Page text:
Comcast Draws the Line at 250GB
Comcast detailed this expected "amendment" to its Acceptable Use Policy (AUP) this afternoon on its Network Management Web page. The 250 Gbyte threshold counts aggregate downloads and uploads.
Comcast said the threshold will apply to less than 1 percent of its high-speed Internet subscribers, noting that the median residential usage is 2 to 3 Gbytes per month.
Because companies love breaking down big numbers, Comcast expressed that 250 Gbytes is equivalent to sending 50 million emails (at 0.05 kilobytes per message), downloading 62,000 songs (at 4 megabytes per tune), or downloading 125 standard-def movies (at 2 gigabytes per flick).
Comcast spokesman Charlie Douglas would not say how this new, transparent threshold compares to the earlier invisible one; 250 Gbytes "is the number we chose to go with," he says helpfully.
Comcast also says its policy hasn't really changed: Customers who exceed the cap are asked to moderate their usage or upgrade to a commercial services account, which runs about $1,500 per month. Those who don't upgrade, but exceed the threshold again within a six-month period, will have their service terminated for a year.
"The vast majority of the time, people moderate their usage, and it's not an issue," Douglas says.
By revealing the threshold figure, Comcast might avoid the kind of firestorm it endured for not being open enough about its treatment of some peer-to-peer (P2P) traffic. The MSO has less than 30 days to comply with elements of a Federal Communications Commission (FCC) order published earlier this month. (See FCC Puts Comcast on the Clock , FCC Throttles Comcast, and Comcast Ready to Test New Traffic Cop.) Although they tend to be linked, Comcast's amended excessive usage policy and the network management proceeding at the FCC are two separate issues.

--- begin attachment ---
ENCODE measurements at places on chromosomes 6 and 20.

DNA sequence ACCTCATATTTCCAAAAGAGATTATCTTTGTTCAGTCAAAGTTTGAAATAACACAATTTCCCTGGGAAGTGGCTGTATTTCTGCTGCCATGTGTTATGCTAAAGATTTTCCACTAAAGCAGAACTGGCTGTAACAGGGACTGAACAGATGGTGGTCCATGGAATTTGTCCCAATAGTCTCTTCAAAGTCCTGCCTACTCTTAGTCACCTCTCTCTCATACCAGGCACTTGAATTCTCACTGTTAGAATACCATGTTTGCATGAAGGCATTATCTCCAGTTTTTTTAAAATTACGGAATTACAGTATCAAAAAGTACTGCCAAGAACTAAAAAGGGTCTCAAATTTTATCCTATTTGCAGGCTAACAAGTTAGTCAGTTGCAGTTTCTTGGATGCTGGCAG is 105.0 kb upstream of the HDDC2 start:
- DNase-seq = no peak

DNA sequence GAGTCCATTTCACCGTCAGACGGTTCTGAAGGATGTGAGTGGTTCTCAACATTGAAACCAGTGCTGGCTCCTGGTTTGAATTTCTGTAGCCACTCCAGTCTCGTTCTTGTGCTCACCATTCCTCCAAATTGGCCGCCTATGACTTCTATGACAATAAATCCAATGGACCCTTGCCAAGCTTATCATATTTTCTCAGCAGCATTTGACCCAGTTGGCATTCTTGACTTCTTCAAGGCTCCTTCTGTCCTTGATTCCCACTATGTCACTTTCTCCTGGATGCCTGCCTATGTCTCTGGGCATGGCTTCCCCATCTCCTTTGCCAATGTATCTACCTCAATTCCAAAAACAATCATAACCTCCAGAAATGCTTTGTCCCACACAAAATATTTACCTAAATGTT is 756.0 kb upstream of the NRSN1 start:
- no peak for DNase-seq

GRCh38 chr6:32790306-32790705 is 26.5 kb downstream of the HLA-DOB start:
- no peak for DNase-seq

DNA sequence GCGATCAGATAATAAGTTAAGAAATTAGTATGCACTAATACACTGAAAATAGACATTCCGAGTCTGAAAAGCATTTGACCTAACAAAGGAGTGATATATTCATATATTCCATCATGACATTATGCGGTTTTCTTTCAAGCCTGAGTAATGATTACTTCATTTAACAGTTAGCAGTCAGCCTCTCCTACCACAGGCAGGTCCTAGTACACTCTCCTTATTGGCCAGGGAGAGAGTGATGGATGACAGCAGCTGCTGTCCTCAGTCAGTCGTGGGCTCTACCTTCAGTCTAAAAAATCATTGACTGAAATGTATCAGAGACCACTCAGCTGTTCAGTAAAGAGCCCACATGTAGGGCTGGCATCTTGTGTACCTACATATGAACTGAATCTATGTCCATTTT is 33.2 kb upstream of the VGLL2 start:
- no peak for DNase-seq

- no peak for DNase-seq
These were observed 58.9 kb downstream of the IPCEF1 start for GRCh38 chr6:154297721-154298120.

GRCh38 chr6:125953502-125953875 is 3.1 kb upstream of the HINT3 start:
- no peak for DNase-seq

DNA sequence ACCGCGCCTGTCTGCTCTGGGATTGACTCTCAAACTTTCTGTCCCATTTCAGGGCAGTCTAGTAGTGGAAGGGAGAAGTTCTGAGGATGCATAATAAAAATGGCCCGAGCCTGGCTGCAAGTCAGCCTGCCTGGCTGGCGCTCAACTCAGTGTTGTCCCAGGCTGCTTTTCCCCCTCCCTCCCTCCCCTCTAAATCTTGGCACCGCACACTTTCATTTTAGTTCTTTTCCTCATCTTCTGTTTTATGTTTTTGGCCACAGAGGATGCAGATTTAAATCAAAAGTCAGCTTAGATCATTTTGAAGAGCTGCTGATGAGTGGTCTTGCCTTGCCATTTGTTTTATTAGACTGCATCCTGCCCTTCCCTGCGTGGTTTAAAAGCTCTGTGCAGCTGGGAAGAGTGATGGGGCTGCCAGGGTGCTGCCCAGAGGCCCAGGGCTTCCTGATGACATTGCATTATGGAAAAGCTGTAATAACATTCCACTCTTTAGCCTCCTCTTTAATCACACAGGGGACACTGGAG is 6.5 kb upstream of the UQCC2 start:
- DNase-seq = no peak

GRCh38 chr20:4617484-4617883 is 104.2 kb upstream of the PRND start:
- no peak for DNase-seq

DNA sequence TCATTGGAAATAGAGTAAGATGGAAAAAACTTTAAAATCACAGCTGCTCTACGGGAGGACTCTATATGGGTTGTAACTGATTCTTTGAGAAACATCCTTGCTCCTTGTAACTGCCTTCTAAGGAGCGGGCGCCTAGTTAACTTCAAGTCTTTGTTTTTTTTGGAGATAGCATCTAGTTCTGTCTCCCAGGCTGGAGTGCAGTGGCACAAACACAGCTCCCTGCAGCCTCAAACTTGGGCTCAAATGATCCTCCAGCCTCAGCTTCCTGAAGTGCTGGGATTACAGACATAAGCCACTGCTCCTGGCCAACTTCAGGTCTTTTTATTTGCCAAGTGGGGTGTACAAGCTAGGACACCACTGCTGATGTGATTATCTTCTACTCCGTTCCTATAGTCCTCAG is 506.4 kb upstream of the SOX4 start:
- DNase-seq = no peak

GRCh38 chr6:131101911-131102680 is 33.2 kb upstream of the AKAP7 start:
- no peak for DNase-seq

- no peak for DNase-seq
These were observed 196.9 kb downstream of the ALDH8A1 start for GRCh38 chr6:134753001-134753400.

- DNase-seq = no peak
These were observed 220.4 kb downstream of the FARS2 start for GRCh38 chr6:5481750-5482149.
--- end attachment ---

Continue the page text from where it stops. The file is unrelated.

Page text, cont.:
Still, Free Press , a pressure group that complained about Comcast's treatment of P2P traffic, questioned whether the 250 Gbyte cap would solve longer-term "congestion problems."
"Though the proposed cap is relatively high, it will increasingly ensnare more users as technology continues its natural progression," said Free Press research director Derek Turner, in a statement. (See Free Press Reacts to Comcast .)
Not a meter
Although earlier reports suggested that Comcast would charge for usage above the cap, that's not the case... at least not yet. Some operators have built in so-called Internet "metering" into their service business models, or have started to conduct some tests. (See Get Your Meter Running, Rogers Takes Internet Meter to the Masses, and TWC Tees Up Metered Internet Trial .)
Metered broadband is a possibility, Douglas says. "We are evaluating a variety of different models, including consumption-based billing. But we have nothing to announce at this time."
Comcast does not provide customers with a gauge that shows their usage, though they are obviously free to track their own consumption using publicly available tools.
— Jeff Baumgartner, Site Editor, Cable Digital News